This article was inspired by an interesting conversation with a lady that I met at a party. She was restricting corn and wanted my opinion about reintroducing it.
We talked about the impact the restriction has had on her life. Many food ingredients are made from corn, so she had reduced processed foods and was making meals at home. She discovered that she loved cooking! The homemade diet helped her to lose weight and feel healthier. Overall, the restriction had a positive impact, so she decided to continue with it.
How is the restriction impacting your life?
If you are struggling with this dilemma, ask yourself how the restriction is impacting your life. Here are a few questions to think about. Do you…
- … enjoy eating?
- … eat a reasonable variety of healthy foods?
- … feel comfortable in food-related social situations?
- … have the time (and desire) to prepare special food?
- …. have the money (if the restricted diet is more expensive)?
- …. minimize the impact of your restriction on other people (e.g. someone that cooks for you)?
If you answered “no” to all or most of these questions, you may want to try expanding your diet. If the restrictions have not had a negative impact, there’s no reason to change.
What is a reasonable variety?
This question often comes up. For example, a client may be worried that they are only eating 4 or 5 different vegetables. However, that’s more than most people, and their diet is likely healthier than the average diet. Dietary variety is ideal (for enjoyment and to get a wide range of nutrients), but it is not essential. Consider the typical diet a few generations ago. I live in the Canadian prairies and typical foods were root vegetables (potatoes, carrots, turnips), beef, chicken, bread, coffee, milk, and cheese. There was not much variation from day to day. My great grandfather ate mainly turnips for a few months after laying claim to a new homestead. His dad left him and a brother and went back and get the rest of the family. Toward the end, all they had left were turnips (needless to say, my great-grandfather never ate another turnip).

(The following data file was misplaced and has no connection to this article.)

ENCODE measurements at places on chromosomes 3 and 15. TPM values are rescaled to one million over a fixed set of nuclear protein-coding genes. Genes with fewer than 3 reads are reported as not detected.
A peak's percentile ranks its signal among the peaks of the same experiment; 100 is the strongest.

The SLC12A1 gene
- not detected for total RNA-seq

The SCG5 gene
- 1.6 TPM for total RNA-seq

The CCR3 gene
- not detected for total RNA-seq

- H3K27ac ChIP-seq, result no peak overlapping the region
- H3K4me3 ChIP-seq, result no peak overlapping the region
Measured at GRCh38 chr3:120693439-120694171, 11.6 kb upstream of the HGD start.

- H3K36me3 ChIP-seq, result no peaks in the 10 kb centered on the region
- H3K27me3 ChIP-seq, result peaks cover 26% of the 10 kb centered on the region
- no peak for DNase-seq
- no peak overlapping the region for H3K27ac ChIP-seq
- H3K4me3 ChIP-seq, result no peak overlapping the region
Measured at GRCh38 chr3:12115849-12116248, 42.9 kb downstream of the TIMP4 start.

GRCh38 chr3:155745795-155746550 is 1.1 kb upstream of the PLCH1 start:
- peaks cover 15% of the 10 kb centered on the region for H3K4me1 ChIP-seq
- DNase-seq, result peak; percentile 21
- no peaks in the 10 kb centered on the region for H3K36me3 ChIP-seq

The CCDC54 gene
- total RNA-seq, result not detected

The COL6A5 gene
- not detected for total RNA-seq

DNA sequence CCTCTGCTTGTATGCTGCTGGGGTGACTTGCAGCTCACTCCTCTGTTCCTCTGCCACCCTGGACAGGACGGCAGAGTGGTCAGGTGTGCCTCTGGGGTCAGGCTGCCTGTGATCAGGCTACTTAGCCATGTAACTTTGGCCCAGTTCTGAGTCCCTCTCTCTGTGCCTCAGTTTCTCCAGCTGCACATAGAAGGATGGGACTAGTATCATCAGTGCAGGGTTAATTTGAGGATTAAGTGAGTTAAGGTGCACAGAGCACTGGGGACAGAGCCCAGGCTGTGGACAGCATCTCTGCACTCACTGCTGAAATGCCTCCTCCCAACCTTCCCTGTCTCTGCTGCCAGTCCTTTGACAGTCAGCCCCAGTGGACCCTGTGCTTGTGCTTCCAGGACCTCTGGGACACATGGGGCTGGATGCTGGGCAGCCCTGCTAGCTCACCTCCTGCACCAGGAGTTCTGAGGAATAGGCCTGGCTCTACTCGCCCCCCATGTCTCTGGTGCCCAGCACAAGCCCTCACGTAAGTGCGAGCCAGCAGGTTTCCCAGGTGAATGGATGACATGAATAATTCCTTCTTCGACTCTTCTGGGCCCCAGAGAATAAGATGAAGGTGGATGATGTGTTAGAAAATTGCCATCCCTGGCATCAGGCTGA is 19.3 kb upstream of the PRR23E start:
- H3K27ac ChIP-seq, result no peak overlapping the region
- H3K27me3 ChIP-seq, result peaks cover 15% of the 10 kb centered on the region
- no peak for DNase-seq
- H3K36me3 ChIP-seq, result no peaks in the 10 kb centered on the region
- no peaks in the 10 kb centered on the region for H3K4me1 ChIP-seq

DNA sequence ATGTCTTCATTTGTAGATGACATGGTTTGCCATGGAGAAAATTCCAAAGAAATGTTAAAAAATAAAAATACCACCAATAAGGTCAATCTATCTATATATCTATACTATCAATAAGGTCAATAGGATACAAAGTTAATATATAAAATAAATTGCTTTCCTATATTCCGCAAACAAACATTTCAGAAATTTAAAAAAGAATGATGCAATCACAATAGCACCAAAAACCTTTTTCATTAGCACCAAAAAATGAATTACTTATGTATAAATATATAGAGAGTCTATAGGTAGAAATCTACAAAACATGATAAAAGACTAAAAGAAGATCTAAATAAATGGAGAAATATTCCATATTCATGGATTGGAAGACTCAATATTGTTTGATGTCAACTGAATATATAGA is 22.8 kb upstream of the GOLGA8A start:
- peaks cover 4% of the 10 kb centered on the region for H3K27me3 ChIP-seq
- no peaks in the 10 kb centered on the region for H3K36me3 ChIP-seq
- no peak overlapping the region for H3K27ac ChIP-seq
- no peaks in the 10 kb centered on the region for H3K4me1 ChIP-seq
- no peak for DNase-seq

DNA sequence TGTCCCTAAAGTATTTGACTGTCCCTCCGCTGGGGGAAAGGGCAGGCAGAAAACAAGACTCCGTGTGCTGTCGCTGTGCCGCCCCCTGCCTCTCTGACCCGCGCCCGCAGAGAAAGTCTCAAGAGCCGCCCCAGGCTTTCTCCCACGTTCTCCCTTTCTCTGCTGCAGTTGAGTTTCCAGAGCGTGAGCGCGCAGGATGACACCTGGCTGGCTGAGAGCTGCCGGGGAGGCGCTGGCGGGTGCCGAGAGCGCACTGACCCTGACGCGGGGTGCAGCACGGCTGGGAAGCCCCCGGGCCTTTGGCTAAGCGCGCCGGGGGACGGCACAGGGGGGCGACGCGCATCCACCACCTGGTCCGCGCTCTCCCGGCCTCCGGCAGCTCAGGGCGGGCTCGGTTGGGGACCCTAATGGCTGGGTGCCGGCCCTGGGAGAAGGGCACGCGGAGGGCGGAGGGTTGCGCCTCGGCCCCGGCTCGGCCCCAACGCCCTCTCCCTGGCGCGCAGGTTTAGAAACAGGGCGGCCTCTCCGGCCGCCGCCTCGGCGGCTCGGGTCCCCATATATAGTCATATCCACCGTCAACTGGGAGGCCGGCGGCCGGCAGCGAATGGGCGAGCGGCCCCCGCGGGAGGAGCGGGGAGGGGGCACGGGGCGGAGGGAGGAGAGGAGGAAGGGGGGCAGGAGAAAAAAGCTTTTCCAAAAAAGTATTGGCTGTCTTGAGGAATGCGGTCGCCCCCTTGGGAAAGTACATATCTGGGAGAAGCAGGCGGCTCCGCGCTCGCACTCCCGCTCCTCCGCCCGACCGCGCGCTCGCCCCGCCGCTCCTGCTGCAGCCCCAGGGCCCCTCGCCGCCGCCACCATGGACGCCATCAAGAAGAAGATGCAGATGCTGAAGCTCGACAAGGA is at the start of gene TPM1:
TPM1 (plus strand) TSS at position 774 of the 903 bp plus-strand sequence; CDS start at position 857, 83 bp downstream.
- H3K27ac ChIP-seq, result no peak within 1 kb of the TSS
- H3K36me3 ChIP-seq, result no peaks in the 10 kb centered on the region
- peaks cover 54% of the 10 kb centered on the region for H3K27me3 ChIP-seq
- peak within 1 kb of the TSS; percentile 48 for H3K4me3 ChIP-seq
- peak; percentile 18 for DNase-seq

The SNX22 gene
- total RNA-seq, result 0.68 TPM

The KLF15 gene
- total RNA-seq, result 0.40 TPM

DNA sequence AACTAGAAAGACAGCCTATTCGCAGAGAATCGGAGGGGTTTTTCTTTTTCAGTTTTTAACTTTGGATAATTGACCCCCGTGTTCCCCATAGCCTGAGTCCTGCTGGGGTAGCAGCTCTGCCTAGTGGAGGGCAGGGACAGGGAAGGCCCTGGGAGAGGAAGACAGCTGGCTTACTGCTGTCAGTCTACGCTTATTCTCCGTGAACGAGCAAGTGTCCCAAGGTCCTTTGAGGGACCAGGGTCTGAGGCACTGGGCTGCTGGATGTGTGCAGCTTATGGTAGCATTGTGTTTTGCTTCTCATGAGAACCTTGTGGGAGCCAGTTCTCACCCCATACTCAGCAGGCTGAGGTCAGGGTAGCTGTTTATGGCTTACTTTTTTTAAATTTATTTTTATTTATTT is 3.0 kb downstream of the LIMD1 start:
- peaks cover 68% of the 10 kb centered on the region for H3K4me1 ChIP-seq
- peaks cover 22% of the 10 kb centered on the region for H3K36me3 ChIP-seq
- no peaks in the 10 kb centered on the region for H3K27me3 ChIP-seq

In summary, a repetitive diet is not ideal, but many generations lived quite well with it. The important question is how it affects your life (refer to the questions above).
Is it a good time in your life to expand your diet?
Expanding your diet can be scary because you are stepping out of your comfort zone and risking increased symptoms. Preparing new foods can take time and energy. Consider the impact before taking on this challenge.
If you decide to expand your diet, read 7 Tips to Expand a Limited Diet.
Need help expanding your diet? I can help you develop a step-by-step expansion plan and support you through the process.